Online voting comes a step closer to reality
Even as voters gear up to stand in queue for Britain's upcoming general election this month, researchers, including one of Indian-origin, have developed a technique to allow people to vote online - even if their home computers are suspected of being infected with viruses.
London: Even as voters gear up to stand in queue for Britain's upcoming general election this month, researchers, including one of Indian-origin, have developed a technique to allow people to vote online - even if their home computers are suspected of being infected with viruses.
Taking inspiration from the security devices issued by some banks, Gurchetan Grewal and colleagues from the University of Birmingham have developed a system that allows people to vote by employing independent hardware devices in conjunction with their personal computers.
"This is currently the only piece of work that addresses a core problem of e-voting - namely, that someone may have viruses or other malware on their computer," noted Grewal, who is part of the project team and recently completed his doctorate in online voting at Birmingham.
The new technique offers a fresh contribution to the debate surrounding e-voting and could be ready for use in time for the 2020 or 2025 general election, the study noted.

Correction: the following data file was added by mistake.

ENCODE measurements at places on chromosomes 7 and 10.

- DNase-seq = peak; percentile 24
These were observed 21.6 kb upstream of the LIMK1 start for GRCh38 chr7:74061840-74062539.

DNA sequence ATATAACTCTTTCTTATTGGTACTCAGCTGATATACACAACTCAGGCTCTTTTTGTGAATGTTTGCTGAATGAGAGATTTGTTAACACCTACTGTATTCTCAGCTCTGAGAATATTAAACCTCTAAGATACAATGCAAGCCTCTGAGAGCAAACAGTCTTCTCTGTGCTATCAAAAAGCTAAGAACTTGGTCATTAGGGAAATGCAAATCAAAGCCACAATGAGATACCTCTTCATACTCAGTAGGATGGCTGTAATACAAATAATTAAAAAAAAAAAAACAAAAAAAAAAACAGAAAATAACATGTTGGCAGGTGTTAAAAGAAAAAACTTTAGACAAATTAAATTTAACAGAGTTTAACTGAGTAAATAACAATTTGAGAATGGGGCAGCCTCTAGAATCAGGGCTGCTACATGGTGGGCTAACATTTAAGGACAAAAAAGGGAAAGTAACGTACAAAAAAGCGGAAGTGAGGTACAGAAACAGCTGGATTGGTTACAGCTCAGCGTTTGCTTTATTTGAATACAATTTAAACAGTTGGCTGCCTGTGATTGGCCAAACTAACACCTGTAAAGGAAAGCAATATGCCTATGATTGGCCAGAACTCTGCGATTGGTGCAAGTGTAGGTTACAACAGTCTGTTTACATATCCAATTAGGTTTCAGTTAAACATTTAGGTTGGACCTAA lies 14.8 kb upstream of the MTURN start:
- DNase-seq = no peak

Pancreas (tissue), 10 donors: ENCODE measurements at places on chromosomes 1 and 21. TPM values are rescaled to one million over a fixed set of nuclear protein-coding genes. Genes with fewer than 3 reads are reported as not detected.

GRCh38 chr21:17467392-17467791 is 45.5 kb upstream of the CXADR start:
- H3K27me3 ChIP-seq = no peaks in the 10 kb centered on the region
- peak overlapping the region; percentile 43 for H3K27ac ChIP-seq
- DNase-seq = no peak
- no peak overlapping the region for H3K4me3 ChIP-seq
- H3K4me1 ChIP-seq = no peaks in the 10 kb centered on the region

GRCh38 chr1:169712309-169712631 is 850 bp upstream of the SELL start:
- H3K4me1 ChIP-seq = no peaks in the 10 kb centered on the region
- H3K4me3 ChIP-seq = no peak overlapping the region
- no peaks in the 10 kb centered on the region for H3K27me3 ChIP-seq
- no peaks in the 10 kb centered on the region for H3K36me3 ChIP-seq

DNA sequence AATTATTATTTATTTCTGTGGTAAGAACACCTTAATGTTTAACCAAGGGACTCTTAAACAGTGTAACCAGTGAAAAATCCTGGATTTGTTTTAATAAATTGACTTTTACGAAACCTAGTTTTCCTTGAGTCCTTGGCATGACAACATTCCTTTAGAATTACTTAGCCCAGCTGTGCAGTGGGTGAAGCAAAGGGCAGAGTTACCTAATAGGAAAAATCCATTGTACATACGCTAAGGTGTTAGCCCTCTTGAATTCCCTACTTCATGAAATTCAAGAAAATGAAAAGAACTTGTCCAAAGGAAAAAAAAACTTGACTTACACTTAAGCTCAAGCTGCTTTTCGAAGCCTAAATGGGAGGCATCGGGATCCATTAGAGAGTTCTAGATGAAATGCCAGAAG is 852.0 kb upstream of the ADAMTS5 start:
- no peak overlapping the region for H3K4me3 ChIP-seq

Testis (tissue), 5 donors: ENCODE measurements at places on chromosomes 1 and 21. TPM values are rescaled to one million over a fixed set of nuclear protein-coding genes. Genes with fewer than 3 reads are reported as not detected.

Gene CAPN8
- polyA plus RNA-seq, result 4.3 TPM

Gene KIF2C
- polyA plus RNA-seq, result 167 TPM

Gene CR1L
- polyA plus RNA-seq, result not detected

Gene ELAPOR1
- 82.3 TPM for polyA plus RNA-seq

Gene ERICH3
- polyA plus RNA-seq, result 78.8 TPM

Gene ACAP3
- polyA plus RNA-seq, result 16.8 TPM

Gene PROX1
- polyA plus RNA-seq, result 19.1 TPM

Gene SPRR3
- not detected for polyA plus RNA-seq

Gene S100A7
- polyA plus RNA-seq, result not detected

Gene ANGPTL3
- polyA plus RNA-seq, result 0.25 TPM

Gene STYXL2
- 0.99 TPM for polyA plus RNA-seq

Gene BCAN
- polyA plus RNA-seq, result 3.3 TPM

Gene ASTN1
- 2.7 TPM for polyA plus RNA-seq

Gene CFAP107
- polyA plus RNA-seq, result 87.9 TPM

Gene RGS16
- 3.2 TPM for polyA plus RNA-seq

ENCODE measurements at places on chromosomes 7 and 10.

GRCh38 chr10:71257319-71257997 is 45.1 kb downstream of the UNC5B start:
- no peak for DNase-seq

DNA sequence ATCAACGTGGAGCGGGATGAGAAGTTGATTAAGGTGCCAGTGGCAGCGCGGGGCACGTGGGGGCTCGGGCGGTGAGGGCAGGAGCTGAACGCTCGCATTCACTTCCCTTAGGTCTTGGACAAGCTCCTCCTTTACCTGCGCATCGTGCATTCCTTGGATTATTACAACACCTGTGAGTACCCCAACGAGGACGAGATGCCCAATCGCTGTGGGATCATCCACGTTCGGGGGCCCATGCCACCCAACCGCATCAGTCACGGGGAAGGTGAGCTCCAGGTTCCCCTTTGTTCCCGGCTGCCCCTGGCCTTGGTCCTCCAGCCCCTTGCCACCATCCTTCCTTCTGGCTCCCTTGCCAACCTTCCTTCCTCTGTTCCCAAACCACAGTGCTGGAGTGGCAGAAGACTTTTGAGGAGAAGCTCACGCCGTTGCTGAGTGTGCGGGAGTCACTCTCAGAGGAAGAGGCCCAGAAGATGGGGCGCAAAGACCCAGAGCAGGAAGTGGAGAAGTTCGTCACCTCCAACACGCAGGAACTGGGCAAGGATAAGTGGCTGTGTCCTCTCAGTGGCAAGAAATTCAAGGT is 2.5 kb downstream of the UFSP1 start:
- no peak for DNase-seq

"This system works by employing a credit card-sized device similar to those used in online banking," said lead researcher professor Mark Ryan.
"It is called Du-Vote, and we have been developing it over the past two years. From the voter's perspective, it is straightforward: you receive a code on the device and type it back into the computer," Ryan explained.
Online voting carries a strong security requirement because of the possibility of undetectable interference in an election by foreign governments, criminal gangs, or petty fraudsters.
Malware affects an estimated 20 percent to 40 percent of personal computers globally, and specific election-targeted malware could be developed to attempt to alter votes cast or compromise ballot secrecy.
"The main advantage of this system is that it splits the security between the independent security device and a voter's computer or mobile device," Ryan noted.
The research paper is scheduled to be presented at the 28th IEEE Computer Security Foundations Symposium in Verona, Italy, in July.